The Longform.org Guide to Kidnapping
The best stories about Patty Hearst, Elizabeth Smart and other infamous abductions.
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Whether it's an heiress-turned-bank-robber or American oil workers held in an Ecuadorian jungle, kidnapping tales evoke both a glued-to-the-news type of awe and, well, plain old terror. Here are six gripping stories of people who've been taken—and one about a guy who'll gladly kidnap your kid if you pay him.
Lisa R. Cohen • New York • May 2009
He's the first kid to be featured on the side of a milk carton—and his father thinks he knows who abducted him from a New York City street in 1979:
"For years now, Stan has had a face to concentrate on; twice a year, in fact, on Etan's birthday and on the anniversary of his disappearance, Stan sends one of the old lost child posters to a man who's already in prison. He won't be there much longer, however, unless the successor to Manhattan district attorney Robert Morgenthau can keep him in jail. In the meantime, Stan's packages serve notice that someone is still paying close attention. On the back of the poster, he always writes the same thing: ‘What did you do to my little boy?' "
Time • April 1974
From "comely heiress" to "armed terrorist," an overview of the Patty Hearst kidnapping published weeks after her debut as a bank robber:
"The robbers—a black man and four white women—strode swiftly into the Hibernia Bank branch in San Francisco's Sunset district, pulling out semiautomatic carbines from under their long black coats. "Get on the floor, get on the floor," barked the stubbly-bearded leader at the two dozen terrified employees and customers. Two of the women rushed to the cash drawers, while another, in the best Bonnie-and-Clyde style, proudly announced: 'We're from the S.L.A.' One of the gang gestured toward the young woman who had taken up a position at the middle of the seven tellers' cages and shouted: ‘This is Tania Hearst!' "
Nadya Labi • Legal Affairs • July 2004
Meet Rick Strawn, the man who'll abduct your problem child for a fee:
"In his first year of business, he escorted eight teens to behavior modification schools. Since then, his company has transported more than 700 kids between the ages of 8 and 17. Strawn has gone on about half of the trips himself; on the others he has sent agents. Either way, the company generally uses two escorts for the part of a trip that's on the road. Girls are escorted by coed teams; in the early years, Strawn relied on his wife, mother, or older daughter to help him on these trips. Now his wife, Susan, runs the company's office from the family home in the Atlanta suburb of Suwanee. After every trip, she sends the client a card with the message: ‘Just a note to say thank you for allowing us to assist your family.' "
David Rohde • New York Times • Oct 2009
Rohde was kidnapped while reporting in Afghanistan. His story—in five parts—in his own words:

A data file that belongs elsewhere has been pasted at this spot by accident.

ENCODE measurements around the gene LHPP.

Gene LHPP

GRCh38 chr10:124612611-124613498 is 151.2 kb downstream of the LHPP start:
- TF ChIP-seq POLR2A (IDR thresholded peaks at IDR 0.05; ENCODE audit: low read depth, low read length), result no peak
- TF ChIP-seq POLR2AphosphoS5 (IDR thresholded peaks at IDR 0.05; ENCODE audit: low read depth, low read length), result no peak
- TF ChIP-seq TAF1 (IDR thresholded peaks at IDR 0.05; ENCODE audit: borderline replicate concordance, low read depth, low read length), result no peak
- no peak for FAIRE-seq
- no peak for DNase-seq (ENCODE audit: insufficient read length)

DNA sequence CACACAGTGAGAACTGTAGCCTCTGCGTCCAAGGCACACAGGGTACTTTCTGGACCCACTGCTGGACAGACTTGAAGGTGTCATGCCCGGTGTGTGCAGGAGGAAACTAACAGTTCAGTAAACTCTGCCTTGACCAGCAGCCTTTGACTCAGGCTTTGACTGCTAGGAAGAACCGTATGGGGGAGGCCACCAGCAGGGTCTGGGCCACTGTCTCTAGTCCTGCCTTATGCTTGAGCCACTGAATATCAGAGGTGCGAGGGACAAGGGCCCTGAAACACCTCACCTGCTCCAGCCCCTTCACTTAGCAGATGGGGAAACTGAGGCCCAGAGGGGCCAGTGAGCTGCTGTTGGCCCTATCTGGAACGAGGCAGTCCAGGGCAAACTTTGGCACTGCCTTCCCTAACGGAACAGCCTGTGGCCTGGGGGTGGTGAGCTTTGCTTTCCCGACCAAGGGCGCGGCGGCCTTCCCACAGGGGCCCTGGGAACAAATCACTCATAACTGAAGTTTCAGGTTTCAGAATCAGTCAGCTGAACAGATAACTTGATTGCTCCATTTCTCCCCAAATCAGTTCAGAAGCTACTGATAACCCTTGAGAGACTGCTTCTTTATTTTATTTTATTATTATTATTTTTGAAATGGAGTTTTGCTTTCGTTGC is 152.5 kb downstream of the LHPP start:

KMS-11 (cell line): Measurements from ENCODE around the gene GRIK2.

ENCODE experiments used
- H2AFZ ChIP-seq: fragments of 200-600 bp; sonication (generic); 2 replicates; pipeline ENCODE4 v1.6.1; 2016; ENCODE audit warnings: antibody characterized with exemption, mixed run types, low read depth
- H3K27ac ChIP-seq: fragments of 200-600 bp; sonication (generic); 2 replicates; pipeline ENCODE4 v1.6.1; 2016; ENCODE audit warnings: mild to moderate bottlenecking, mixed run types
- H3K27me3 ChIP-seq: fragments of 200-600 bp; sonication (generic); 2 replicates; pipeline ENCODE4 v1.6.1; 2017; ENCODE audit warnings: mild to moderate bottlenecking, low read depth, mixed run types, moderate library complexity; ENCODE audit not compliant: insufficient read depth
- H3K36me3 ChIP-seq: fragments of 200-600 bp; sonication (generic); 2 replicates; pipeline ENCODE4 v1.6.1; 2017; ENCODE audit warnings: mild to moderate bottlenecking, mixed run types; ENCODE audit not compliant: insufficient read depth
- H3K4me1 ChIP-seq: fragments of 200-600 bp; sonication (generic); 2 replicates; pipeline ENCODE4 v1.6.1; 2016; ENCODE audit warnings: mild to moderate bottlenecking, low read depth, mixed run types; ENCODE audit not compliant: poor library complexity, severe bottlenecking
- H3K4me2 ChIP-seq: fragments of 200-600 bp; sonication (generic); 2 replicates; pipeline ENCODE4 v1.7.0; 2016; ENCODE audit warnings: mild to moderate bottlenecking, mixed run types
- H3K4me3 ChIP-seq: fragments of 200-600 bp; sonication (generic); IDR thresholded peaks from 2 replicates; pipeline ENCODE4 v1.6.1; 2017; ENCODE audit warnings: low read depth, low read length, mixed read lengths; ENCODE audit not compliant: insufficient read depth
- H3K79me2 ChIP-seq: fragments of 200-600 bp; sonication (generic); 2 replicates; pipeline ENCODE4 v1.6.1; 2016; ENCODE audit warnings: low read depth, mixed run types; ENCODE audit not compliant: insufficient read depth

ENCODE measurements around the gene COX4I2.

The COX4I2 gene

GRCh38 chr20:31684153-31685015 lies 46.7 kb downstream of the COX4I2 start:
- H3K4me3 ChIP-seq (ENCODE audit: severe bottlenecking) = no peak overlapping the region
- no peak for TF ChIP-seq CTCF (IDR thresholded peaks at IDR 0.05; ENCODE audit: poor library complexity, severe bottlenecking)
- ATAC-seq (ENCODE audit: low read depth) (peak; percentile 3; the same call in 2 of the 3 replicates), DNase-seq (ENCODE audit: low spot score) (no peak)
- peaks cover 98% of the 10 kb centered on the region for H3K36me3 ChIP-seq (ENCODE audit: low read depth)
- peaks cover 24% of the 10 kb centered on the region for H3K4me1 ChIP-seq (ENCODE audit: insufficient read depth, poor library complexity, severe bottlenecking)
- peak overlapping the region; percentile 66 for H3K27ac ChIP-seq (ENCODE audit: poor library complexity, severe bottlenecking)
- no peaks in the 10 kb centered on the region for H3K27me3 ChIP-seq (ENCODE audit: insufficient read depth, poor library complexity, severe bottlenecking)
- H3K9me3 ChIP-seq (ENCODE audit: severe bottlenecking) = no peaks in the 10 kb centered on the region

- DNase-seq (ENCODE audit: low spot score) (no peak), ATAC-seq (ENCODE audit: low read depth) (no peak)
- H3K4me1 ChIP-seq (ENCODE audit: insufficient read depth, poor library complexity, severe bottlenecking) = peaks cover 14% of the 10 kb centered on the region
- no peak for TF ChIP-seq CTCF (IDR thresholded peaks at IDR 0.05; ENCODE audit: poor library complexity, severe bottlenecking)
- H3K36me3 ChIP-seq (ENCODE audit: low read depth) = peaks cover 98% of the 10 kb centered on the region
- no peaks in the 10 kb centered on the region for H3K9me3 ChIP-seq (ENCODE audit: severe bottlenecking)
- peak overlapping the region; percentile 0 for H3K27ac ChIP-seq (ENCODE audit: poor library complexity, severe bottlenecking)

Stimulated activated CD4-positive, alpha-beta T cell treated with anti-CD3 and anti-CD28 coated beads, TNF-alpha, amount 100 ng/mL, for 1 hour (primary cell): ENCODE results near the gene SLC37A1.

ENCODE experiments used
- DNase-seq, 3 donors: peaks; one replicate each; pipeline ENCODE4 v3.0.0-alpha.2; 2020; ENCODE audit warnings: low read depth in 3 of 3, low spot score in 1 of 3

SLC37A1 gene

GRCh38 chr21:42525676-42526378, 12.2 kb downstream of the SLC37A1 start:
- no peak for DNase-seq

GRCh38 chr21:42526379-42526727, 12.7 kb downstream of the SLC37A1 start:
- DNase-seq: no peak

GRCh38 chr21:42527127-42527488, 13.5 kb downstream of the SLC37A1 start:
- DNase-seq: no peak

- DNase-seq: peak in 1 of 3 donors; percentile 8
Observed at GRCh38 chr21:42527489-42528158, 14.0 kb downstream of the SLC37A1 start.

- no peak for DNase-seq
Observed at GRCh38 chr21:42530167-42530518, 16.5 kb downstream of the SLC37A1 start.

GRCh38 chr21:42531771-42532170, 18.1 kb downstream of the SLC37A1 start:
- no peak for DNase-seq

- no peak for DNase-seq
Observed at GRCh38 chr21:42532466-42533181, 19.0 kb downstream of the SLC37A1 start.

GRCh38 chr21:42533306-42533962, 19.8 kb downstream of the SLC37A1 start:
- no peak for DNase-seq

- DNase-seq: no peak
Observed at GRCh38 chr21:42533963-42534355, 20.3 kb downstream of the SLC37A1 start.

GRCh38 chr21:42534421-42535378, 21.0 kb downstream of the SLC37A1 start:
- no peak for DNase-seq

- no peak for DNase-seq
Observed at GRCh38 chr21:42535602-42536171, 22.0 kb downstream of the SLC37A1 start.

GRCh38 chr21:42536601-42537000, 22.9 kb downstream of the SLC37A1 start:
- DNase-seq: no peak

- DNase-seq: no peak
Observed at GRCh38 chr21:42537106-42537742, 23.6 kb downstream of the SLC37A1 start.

"Our time as prisoners was bewildering. Two phone calls and one letter from my wife sustained me. I kept telling myself—and Tahir and Asad—to be patient and wait. By June, our seventh month in captivity, it had become clear to us that our captors were not seriously negotiating our release. Their arrogance and hypocrisy had become unending, their dishonesty constant. We saw an escape attempt as a last-ditch, foolhardy act that had little chance of success. Yet we still wanted to try. To our eternal surprise, it worked."
Scott Carrier • Mother Jones • Dec 2010
Elizabeth Smart, age 14, was kidnapped from her bedroom in a Salt Lake City suburb. She was found nine months later with an itinerant preacher and his wife. Theories on why it took so long:
"Stockholm Syndrome seems like a good explanation for why Elizabeth didn't cry out or run away, and perhaps Elizabeth's father, Ed Smart, now denies this explanation because he is unwilling to accept that Elizabeth ever supported or sympathized with Mitchell, let alone that she believed he was the new prophet. Elizabeth has testified in federal court that she saw Mitchell as ‘evil, wicked, manipulative, sneaky, slimy, selfish, greedy, not spiritual, not religious, and not close to God.' She said Mitchell threatened to kill her and her family if she ran away. But, really, there were many opportunities, in public, where all she had to do was take off the veil … unless she believed Mitchell actually had magical powers. And maybe he did."
Tom Junod • Esquire • Fall 1995
Several American men working in the oil industry are kidnapped on the job in Ecuador:
"What's it like to be kidnapped and held for ransom, not as a political prisoner but as an economic one? What's it like to live in the Ecuadoran jungle for 141 days? What's it like not to sleep, to be bound in chains, to have your body invaded by living things, to waste away to the point of death? What's it like to have one of your fellow hostages killed when the negotiators fail at negotiation? What's it like? This is what it's like."
Francis Russell • New York Review of Books • Nov 1987
Did Bruno Hauptmann really kidnap the Lindbergh baby? An overview of the case amidst a bunch of arguing scholars:
"There is no complete book on the case, there are no complete facts. No matter what one reads, what position one takes, the enigma remains. Was Hauptmann guilty? The defense lawyer in his summing up accused some of the Lindbergh and Morrow servants of having collaborated in the kidnapping, with Isidor Fisch as the real Bronx agent. He pointed out that Violet Sharpe, who worked as a maid for the Morrows, had taken poison after being questioned by the police. ‘Colonel Lindbergh,' he concluded in a somewhat confused metaphor, ‘was stabbed in the back by the disloyalty of those working for him.' The explanation was one the Lindberghs refused to consider. "
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